MCA Creations

Slogan: 
Bringing history to life -- through play.
Years
From: 
2005
Still in Business?: 
No
To: 
2008
Address: 
Harrow,
United Kingdom
Sales channels: 
Direct to customer - website
About the company: 

The British Are Coming! The British Are Coming!

"Bringing history to life -- through play." That is the tag line for a line of dolls called A British Child (ABC). They are the brainchild of Mitta Shah, a mother and business woman who lives outside of London. Back in 2001, Mitta was concerned that the main thing her six-year-old daughter was learning about history in school was that history is boring. She tried several hands-on ways of bringing history alive for her daughter, and then hit upon the idea of using dolls and historical fiction to help her daughter want to imagine herself in those times. "I thought the idea was brilliant!", Mitta said during a phone interview, laughing at herself. She found out later that she was not the first one to come up with the idea, but she was the first to apply it to the history of Great Britain.

It took a while for Mitta to find the right people to help her turn her vision into reality. She acknowledges that she has no background in publishing or doll making. When asked, she replied, "Any business training? None. I run a small domestic cleaning business. ABC was an idea I had as a Mum of a beautiful girl." (Mitta's daughter, Mira, is central to the business, which explains why her initials are the basis for the company name: MCA Creations Limited.) Then she adds, "I was truly blessed to find the team that I did."

Mitta used the Writer's Guild to locate Adam Pepper, the author who she decided was the best choice to turn her story ideas into engaging, historically accurate books. The book illustrator, Claire Carr, was also found through a professional association and provided classic illustrations for the stories.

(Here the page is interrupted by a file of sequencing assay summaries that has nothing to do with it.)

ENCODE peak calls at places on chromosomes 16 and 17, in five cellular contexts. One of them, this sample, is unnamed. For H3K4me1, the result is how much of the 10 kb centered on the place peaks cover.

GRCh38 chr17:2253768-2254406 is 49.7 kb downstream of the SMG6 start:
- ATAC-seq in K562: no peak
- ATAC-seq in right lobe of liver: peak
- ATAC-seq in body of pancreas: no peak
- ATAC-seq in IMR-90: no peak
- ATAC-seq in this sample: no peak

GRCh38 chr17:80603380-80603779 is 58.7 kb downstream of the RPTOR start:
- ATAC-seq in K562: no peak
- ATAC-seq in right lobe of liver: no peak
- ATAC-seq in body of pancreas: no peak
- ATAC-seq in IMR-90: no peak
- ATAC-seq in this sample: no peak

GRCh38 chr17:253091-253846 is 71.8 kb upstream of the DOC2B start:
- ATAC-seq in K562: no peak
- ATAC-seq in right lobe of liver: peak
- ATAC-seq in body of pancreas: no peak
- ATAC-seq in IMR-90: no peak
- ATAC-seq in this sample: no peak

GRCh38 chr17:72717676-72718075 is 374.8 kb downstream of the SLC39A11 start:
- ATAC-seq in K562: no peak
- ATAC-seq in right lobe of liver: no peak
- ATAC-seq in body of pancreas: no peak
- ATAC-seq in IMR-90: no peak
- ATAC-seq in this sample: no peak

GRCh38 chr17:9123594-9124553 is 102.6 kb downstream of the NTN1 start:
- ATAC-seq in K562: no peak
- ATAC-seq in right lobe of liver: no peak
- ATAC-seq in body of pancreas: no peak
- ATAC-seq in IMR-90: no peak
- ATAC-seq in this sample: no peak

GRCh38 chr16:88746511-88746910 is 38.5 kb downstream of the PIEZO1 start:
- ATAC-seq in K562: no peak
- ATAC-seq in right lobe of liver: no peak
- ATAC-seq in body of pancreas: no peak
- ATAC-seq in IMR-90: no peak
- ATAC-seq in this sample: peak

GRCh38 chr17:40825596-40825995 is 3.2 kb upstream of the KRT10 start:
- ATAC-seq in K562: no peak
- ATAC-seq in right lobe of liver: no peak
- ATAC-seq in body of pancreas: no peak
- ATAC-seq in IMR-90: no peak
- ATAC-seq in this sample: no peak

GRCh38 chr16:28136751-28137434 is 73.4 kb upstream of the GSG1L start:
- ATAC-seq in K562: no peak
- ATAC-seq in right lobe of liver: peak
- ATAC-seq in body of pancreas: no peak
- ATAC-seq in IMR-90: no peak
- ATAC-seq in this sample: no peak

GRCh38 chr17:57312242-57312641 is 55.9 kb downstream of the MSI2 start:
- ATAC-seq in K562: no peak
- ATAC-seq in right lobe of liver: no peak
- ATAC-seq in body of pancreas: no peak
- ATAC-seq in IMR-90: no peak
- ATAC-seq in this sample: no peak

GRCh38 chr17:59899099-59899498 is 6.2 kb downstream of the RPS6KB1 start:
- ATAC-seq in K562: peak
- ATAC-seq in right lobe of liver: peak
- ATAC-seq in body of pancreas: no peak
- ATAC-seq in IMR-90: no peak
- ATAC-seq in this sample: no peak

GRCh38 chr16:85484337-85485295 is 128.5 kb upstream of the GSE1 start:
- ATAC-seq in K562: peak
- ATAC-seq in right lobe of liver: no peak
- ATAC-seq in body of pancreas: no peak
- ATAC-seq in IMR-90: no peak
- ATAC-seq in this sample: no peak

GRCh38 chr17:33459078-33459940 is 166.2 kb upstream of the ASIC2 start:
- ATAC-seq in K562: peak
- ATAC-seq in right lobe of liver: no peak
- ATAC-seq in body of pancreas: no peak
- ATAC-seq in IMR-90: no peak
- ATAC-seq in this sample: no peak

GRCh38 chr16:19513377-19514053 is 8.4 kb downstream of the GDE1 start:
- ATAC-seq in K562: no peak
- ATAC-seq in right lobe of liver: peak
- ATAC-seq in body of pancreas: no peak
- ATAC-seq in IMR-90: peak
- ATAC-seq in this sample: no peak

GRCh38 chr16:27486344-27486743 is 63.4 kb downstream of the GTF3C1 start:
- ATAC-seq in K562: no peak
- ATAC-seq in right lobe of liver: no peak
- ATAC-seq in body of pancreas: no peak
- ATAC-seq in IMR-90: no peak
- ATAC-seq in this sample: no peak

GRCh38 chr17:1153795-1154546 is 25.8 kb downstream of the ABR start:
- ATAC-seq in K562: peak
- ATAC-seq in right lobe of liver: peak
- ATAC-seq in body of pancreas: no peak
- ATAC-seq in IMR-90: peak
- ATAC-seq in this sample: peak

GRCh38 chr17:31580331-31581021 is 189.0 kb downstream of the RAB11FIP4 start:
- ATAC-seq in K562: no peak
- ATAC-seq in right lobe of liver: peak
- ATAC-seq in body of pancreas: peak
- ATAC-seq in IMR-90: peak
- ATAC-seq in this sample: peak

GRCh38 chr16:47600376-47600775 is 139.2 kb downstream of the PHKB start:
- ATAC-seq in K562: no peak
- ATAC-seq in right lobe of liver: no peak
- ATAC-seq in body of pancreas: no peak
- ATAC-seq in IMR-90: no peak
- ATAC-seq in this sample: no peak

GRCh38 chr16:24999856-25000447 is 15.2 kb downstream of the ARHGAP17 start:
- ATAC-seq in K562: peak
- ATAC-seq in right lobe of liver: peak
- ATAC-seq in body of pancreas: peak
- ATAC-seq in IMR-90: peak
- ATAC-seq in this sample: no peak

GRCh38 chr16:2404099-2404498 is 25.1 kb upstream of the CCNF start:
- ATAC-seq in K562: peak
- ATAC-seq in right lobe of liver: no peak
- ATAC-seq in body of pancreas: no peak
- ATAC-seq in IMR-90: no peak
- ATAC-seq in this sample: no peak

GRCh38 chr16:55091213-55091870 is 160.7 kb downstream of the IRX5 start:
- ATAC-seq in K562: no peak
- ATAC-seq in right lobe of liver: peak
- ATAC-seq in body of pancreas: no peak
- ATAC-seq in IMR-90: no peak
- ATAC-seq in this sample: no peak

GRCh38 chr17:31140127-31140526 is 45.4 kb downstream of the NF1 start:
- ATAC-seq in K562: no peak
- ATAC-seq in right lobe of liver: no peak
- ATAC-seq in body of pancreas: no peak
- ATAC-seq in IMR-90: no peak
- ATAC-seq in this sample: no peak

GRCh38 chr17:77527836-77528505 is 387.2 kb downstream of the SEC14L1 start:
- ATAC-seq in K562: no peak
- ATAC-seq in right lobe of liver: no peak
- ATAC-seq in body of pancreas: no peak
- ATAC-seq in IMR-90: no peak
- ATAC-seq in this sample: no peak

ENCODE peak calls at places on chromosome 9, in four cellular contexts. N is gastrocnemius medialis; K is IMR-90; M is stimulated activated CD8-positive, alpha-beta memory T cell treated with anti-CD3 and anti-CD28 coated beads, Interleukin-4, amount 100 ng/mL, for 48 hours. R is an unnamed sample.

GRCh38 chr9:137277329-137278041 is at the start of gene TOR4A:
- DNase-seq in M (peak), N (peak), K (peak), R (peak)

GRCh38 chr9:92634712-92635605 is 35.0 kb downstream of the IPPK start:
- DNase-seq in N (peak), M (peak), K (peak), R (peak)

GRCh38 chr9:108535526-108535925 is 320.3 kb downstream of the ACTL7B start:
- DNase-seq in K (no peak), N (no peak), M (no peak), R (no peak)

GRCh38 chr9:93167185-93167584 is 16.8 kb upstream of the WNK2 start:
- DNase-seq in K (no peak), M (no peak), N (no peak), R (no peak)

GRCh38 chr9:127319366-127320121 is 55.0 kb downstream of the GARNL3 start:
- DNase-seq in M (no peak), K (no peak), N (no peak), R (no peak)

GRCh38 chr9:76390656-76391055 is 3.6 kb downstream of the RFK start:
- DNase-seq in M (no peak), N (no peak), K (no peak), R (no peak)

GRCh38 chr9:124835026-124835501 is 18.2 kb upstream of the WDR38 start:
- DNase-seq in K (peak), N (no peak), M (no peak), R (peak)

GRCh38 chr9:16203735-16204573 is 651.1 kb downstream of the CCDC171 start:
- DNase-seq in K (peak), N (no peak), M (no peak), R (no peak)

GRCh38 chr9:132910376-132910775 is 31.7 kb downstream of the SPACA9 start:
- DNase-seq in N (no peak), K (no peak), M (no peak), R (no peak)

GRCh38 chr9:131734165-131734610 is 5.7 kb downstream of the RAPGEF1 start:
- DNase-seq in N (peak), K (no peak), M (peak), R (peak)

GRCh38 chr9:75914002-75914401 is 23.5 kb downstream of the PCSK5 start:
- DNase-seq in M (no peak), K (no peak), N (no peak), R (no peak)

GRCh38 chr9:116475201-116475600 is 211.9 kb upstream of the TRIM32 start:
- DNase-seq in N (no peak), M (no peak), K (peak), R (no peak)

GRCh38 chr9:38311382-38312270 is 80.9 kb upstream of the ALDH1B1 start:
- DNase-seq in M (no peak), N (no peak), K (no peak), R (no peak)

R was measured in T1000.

For costume design, Mitta turned to Theresa Thompson, a long-time professional doll costumer who specializes in historical costuming. For the outfits the dolls come in, Theresa designed everyday outfits: a blue plaid dress and pinafore for Emma-Louise and a fairly simple red dress with white apron and cap for Jane. It is always a challenge to design (roughly) historically accurate clothing for a doll that is easy for a child to put on the doll, of durable materials and capable of being manufactured at a reasonable price.

Mitta gives the lion share of the credit for making the dolls become a reality to her contact at the Hong Kong factory, whom she refers to as "Mum". "She took me under her wing and made things happen that wouldn't normally be possible for such a small customer." Since a key to the idea was a doll who really looked like a little girl, Mitta engaged an artist to do sketches. Then, a sculptor at the factory in Hong Kong created the doll's face from the drawings. Mitta had very specific instructions for both of them: a natural smile, no baby fat in the cheeks ("like a real nine-year old girl, for goodness sake!"), soft, realistic eyelashes. These aren't the big-eyed, big-lipped, teen-fashion dolls that are being pushed on ever-younger girls by the big manufacturers. These are classic play dolls with soft, huggable, cloth bodies and jointed, vinyl limbs and head. The hair is long and straight for easy styling and the eyes open and close. They are not the quality of American Girl dolls but they are reasonable.

"I wanted the girls to love the dolls and, because of that, they'd want to find out more about them, not even realizing that they are picking up facts about history as they read and played." As the website states more formally in the For Parents section: "The stories are linked to dolls because, from observation and research, a child’s imagination is more easy stimulated if information is related to action. Combining playing with reading (whether by the child, or out-loud, by the parent) not only implants facts, but also creates a desire to learn more." And Mitta had specific things she wanted the child to learn: "That, regardless of whether they were rich or poor, girls' lives were not always easy during other eras. Still, they shared the same kinds of problems and joys with girls today."

Mitta showed Emma-Louise at the Toy Fairs in London in 2006 and the dolls were available in fine British toy stores. They were available to order directly from the company website and the company did ship outside the British Isles.

Customers immediately began asking for more dolls from other eras and from other parts of the former British Empire. But sadly, the company went out of business before it had the chance.

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